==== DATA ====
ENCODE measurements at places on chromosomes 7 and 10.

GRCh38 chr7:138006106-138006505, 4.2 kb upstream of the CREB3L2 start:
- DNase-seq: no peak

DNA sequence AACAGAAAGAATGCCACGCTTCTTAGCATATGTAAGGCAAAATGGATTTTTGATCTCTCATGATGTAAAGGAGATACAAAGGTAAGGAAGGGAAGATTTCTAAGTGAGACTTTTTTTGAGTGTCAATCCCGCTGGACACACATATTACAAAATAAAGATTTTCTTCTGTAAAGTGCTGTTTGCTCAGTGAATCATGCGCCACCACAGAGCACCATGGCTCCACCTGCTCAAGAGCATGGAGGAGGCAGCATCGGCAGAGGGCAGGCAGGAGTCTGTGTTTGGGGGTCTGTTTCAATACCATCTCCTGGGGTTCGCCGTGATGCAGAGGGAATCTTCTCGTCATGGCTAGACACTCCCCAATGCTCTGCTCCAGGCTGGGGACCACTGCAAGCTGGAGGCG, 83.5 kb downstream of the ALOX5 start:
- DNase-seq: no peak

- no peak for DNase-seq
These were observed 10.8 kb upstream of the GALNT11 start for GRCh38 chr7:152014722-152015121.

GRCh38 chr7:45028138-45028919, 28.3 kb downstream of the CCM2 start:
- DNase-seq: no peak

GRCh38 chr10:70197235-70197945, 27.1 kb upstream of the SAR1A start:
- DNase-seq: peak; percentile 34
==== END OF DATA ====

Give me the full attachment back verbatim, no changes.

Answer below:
ENCODE measurements at places on chromosomes 7 and 10.

GRCh38 chr7:138006106-138006505, 4.2 kb upstream of the CREB3L2 start:
- DNase-seq: no peak

DNA sequence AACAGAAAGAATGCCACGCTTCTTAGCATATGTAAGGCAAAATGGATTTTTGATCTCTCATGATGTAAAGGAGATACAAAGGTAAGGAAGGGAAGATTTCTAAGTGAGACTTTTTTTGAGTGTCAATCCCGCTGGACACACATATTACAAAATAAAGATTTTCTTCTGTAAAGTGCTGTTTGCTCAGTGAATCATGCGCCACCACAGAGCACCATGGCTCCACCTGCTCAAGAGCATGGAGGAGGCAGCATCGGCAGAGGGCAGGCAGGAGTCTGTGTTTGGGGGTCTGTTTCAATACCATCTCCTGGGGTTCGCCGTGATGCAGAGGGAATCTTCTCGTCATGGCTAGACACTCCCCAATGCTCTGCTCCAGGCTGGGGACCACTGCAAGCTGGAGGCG, 83.5 kb downstream of the ALOX5 start:
- DNase-seq: no peak

- no peak for DNase-seq
These were observed 10.8 kb upstream of the GALNT11 start for GRCh38 chr7:152014722-152015121.

GRCh38 chr7:45028138-45028919, 28.3 kb downstream of the CCM2 start:
- DNase-seq: no peak

GRCh38 chr10:70197235-70197945, 27.1 kb upstream of the SAR1A start:
- DNase-seq: peak; percentile 34